Not a winning situation.

meal planning

meal planning (Photo credit: LizMarie_AK)

When I finally realized that these people, however unreasonable, were going to want to eat EVERY DAY, we made a couple changes.

1. I joined a meal co-op.

The meal co-op was a fun idea that worked well for a while. I won’t go into great detail here, but it was a group of moms who delivered hot meals to one another.

2. I froze meals.

Freezing meals worked wonders for us. For example, we weren’t at a point where we could eat an entire 9×13 pan of lasagna. By preparing it in two smaller dishes and freezing one of them, we got two meals out of the deal. I found a fantastic book that had recipes that my family enjoyed and didn’t require a lot of exotic ingredients. It is still a go-to cookbook for me, and I recommend it to anyone, even just as a good general entrée cookbook. http://amzn.to/18lWh4I

3. I stocked up supplies for quick dinners.

Everyone has times when they just don’t feel like cooking, but eating out is expensive and not particularly healthy. We started keeping on-hand supplies for quesadillas and refried beans, soup and sandwiches, or taco salads. These don’t take much work, and my kids will eat them. It saved us stress, time and money.

4. If there was something I knew we needed regularly, rather than buying one I bought two.

For a long time I bought only what we’d need once we were almost out of it, and didn’t think ahead to when we’d need it again. Sometimes this was because it was cost prohibitive for me to buy ahead, but sometimes it was just a lack of planning. As we got more established, and I got better at managing our home expenses, it saved us trips to the store which in turn saved us money since we weren’t picking up all those little extras that end up in the cart when you shop with three children.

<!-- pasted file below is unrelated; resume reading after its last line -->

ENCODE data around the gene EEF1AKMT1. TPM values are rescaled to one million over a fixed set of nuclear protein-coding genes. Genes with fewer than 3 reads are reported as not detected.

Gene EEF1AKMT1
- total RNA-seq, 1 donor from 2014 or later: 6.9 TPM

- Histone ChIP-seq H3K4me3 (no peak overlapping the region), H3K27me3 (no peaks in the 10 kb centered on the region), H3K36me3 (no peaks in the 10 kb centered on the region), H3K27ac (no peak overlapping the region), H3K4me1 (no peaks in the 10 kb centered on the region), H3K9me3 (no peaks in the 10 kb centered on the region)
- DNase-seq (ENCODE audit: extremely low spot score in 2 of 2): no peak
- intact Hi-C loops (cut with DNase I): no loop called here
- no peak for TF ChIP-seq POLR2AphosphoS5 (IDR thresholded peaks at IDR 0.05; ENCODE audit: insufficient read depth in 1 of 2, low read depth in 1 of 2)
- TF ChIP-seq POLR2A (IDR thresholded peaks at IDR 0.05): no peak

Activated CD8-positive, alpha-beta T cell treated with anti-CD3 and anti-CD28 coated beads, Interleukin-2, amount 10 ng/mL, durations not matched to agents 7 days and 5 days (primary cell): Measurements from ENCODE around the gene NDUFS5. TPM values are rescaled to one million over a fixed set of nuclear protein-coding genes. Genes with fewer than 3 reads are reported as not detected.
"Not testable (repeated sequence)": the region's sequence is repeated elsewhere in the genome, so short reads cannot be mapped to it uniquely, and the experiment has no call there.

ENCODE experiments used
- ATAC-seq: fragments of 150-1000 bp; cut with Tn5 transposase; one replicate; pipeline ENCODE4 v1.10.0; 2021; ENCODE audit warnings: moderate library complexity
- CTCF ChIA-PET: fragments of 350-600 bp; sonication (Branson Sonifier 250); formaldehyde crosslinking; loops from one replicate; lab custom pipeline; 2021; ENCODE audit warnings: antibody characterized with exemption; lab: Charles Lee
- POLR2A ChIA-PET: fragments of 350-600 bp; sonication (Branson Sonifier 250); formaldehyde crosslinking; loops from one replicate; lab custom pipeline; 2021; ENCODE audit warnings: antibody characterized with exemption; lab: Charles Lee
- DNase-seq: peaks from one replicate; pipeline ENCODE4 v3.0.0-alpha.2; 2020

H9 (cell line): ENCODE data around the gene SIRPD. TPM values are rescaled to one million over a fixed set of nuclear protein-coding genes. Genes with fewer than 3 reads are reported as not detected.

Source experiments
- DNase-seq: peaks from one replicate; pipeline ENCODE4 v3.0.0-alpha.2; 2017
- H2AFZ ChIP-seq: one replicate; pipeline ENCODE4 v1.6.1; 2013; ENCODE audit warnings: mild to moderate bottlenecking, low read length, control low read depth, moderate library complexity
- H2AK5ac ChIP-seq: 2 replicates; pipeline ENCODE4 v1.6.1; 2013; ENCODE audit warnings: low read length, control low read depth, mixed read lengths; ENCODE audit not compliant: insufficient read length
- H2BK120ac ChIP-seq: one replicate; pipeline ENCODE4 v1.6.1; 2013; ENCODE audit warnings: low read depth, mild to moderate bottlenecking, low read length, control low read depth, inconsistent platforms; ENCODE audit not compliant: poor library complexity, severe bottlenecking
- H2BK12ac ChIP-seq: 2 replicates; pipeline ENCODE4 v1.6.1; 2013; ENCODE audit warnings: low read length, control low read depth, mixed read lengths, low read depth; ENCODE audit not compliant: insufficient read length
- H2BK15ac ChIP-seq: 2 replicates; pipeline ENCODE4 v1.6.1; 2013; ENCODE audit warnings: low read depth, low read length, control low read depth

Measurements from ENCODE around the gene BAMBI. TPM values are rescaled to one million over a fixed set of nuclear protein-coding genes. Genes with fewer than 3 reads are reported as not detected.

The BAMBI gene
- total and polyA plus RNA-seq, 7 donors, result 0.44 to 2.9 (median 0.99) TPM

There you have it.

Getting our meals organized has made our supper times much more enjoyable. There are many tools out there to help you plan your meals, even planning out a couple weeks in advance, so I won’t offer those here. However, I do think that having a plan cuts down on the hunger induced crabbiness and anger that can well up when everyone wants food and no one knows what to do about dinner. It can also help the main chef in the house share the work of cooking. When there’s a plan, the chef can point out things others can do to help out.

I hope this series has been helpful. It comes from learning it slowly over time, the hard way.

My goal for structure  is to get things done and thus free me up to have adventures and fun everyday, investing in friendships and relationships. Rather than rigid schedules or routines, these little helpers are there to serve you and keep things working smoothly in your home so it can be a place people (including the people who live there) can be welcomed and valued.

I’m always on the lookout for other ideas to make things easier around family life. If you’ve got any favorite routines or tips, please share them with the rest of us! And as always, thank you so much for reading.


laundry

laundry (Photo credit: bies)

I think this is going to be a three part series, just like a good sermon, right? But my main points aren’t all going to start with the same letter. You’ll just have to find another way to remember them. 😉

This month I had a revelation.

Some of you are really smart and have already known this thing for years. It was such an unspoken assumption that you never thought to mention it to me. But it really was a new thought in my head.

Wanna hear it?

My revelation is simple.